On November 7, 1973, the US Congress adopted the War Powers Resolution (WPR) a joint resolution aimed at fulfilling “the intent of the framers of the Constitution of the United States and insure that the collective judgement of both the Congress and the President will apply to the introduction of United States Armed Forces into hostilities, or into situations where imminent involvement in hostilities is clearly indicated by the circumstances, and to the continued use of such forces in hostilities or in such situations.” Enacted after a tenuous and difficult process of consensus-building within the US Congress, the piece of legislation places executive decisions regarding the deployment of US troops abroad under the supervision of Congress.
The War Powers Resolution lists consultations and reporting requirements that the US Presidents must observe in any instance involving the deployment of troops abroad without a formal declaration of war – which, in line with the prescriptions of the US Constitution, falls within the spectre of legislative prerogatives. The aim of the joint resolution was that of preventing the chance that further unilateral decisions by the executive branch could mire the US in prolonged and underestimated conflicts, as was the case with the Korean War and, most notably, the Vietnam War. Ever since the enactment of the War Powers Resolution, every sitting president has challenged its constitutionality on the grounds that it infringed upon the authority deriving from the title of Commander-in-Chief of the US Armed Forces. Moreover, despite several invocations of the legislation by members of the Congress, the US administrations, one after another, have either side-stepped it by exploiting linguistic and structural loopholes, or avoided any major legal consequences because of a general tendency by the judiciary branch towards the abstention from conducting inquiries into political questions. This, in turn, has placed the burden of the fact-finding process on the US Congress, thereby undermining the whole purpose of preserving the mechanism of mutual checks and balances which underlies the conception of balance of power between the branches.
In addition to this, the War Powers Resolution has sparked questions on its constitutionality, as well as on its effectiveness. As a matter of fact, in absence of a congressional authorization for the use of force, the Resolution nevertheless grants the President a sixty-day “free” time to conduct military operations before the mandatory withdrawal of US troops. Moreover, up until last April, each invocation of the War Powers Resolution has shipwrecked against executive resistance and congressional inability to act decisively to challenge the White House.
Yet, winds of change have begun to blow under the Trump presidency as far as the War Powers Resolution is concerned. Firstly, on April 4, 2019, the US Congress adopted S. J. Res. 7, a joint resolution co-sponsored by Bernie Sanders, aimed at directing the removal of US troops introduced into hostilities into the Republic of Yemen in the context of the Yemen War, which has been considered the worst humanitarian crisis of our times by the UN. To be sure, President Trump’s subsequent veto over the legislation undercuts any chance to achieve the purpose of the joint resolution in the short term. Nevertheless, S. J. Res. 7 resolution marks the first successful invocation of the WPR in forty-six years, and its historical relevance in law-making sends at least mild comforting signals over the actual applicability of a long-criticized piece of legislation.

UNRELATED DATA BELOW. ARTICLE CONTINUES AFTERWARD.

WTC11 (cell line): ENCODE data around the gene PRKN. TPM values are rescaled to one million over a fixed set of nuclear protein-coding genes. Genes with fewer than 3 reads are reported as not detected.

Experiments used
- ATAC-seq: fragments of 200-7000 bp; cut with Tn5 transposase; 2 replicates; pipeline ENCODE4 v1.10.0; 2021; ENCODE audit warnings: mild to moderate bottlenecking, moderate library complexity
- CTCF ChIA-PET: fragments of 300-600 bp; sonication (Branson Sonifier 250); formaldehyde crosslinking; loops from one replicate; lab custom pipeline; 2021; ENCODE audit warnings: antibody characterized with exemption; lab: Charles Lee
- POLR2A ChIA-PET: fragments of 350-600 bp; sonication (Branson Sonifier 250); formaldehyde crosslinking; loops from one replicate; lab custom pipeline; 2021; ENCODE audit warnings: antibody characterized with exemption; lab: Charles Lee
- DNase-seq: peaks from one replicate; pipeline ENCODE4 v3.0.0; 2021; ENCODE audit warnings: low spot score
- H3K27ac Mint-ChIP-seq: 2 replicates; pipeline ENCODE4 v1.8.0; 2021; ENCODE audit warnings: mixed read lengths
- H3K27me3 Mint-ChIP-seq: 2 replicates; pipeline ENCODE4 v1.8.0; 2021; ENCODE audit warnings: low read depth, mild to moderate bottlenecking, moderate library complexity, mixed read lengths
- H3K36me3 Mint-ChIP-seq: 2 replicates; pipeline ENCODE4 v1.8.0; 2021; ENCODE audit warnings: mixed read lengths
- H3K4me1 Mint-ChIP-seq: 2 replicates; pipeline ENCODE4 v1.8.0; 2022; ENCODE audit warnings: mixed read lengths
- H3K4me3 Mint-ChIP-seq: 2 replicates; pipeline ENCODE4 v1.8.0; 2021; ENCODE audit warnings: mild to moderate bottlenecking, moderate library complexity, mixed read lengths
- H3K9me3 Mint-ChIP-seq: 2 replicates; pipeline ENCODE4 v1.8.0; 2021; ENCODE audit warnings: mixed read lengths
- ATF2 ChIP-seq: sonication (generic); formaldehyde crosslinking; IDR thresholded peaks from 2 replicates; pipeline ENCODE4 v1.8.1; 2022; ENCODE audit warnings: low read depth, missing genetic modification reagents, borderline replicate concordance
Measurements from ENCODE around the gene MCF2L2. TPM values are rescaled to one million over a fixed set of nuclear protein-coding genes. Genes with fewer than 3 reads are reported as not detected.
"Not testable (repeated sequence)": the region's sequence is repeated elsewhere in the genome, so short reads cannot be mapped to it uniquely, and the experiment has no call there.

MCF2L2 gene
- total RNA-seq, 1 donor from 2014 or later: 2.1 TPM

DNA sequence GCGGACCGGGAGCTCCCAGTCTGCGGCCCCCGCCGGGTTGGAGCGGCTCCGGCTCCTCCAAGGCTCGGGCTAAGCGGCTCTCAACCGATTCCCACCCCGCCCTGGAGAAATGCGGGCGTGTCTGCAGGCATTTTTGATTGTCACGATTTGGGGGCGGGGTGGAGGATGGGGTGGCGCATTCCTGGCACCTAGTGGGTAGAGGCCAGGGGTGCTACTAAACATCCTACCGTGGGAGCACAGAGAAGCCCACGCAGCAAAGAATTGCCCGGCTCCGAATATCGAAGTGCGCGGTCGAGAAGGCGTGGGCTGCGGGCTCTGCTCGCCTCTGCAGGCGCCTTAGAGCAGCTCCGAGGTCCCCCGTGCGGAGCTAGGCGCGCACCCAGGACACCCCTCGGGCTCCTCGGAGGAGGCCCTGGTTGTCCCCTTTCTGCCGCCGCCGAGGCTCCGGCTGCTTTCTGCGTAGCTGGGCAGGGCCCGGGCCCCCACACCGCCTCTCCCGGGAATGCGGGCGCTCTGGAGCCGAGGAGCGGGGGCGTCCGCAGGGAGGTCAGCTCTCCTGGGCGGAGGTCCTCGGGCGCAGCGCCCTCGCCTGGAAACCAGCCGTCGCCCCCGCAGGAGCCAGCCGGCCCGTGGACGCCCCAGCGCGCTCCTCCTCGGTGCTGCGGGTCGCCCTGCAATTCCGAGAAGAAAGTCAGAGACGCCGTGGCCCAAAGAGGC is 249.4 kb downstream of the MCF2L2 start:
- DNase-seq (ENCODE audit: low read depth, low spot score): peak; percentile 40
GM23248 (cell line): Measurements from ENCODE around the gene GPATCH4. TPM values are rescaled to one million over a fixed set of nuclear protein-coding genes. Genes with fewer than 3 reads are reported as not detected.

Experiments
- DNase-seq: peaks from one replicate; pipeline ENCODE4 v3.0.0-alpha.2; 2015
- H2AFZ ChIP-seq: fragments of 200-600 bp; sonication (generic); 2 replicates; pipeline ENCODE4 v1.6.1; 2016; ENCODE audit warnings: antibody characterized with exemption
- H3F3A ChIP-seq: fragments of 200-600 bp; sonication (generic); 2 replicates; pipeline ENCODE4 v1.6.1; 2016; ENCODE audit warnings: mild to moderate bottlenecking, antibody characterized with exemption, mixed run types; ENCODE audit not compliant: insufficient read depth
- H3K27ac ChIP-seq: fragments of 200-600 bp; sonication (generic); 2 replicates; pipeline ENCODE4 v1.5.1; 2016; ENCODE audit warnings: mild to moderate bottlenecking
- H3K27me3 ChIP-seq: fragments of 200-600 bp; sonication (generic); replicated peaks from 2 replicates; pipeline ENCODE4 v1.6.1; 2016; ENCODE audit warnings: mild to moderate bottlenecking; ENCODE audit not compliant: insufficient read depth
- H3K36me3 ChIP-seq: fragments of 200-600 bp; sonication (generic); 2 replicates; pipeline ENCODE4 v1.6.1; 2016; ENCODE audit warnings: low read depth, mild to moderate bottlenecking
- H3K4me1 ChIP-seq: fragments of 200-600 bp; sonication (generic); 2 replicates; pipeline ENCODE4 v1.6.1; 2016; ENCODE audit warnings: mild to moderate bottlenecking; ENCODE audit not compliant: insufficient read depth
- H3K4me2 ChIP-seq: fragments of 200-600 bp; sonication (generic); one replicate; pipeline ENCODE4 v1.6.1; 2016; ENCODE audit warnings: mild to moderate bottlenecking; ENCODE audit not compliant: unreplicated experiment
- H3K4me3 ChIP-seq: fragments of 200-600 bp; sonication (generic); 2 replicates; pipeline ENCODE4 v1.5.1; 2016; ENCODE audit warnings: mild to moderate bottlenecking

Secondly, and perhaps even more relevantly with regards to the WPR, President Trump’s decision to withdraw US troops from Syria in mid-October may have opened a new front on the analysis of the broad concept of “war powers”. As a matter of fact, while the historical record shows that congressional lawsuits over alleged violations of the War Powers Resolution have – quite logically – been triggered by troop deployments, the US withdrawal from Syria has sparked a variety of questions which inherently share their foundations with the “traditional” War powers issues, in that they point to the risks deriving from the unilaterality of executive decisions in the domain of foreign policy. In other words, the issue presents a very peculiar case, in which the result – domestic opposition – is produced by the semantic opposite of the traditional “triggering” action – withdrawal. As a matter of fact, after the US withdrawal gave Turkish president Recep Tayyip Erdoğan free rein to initiate the incursion into the Rojava region, Trump’s decision has triggered fierce opposition at home, resulting in a considerable political damage as the House opposed the executive line in a bipartisan resolution condemning what it perceived as a “precipitous withdrawal of U.S. forces from the ongoing fight against terrorist groups in the region” which “would be detrimental to the interests of the United States and its allies”. Moreover, at the end of October, bipartisan opposition to the President mounted as the House voted to impose sanctions on Turkey to condemn its offensive against the Kurds in north-eastern Syria, a further legislative reassertion of authority that aimed at demonstrating “the strong, smart leadership that has certainly been lacking from the White House”, as Speaker of the House Nancy Pelosi declared.
While Trump’s often ambiguous management of foreign policy overlaps with an unprecedented turnover at the top echelons of the White House, questions over the unilateral character of executive decisions expand towards the consideration of concepts which, up until recent times, carried little significance. As the Syria case suggests, trying to examine events through a different perspective may allow detecting new interpretative keys which might help to navigate the complexities of a highly controversial presidency.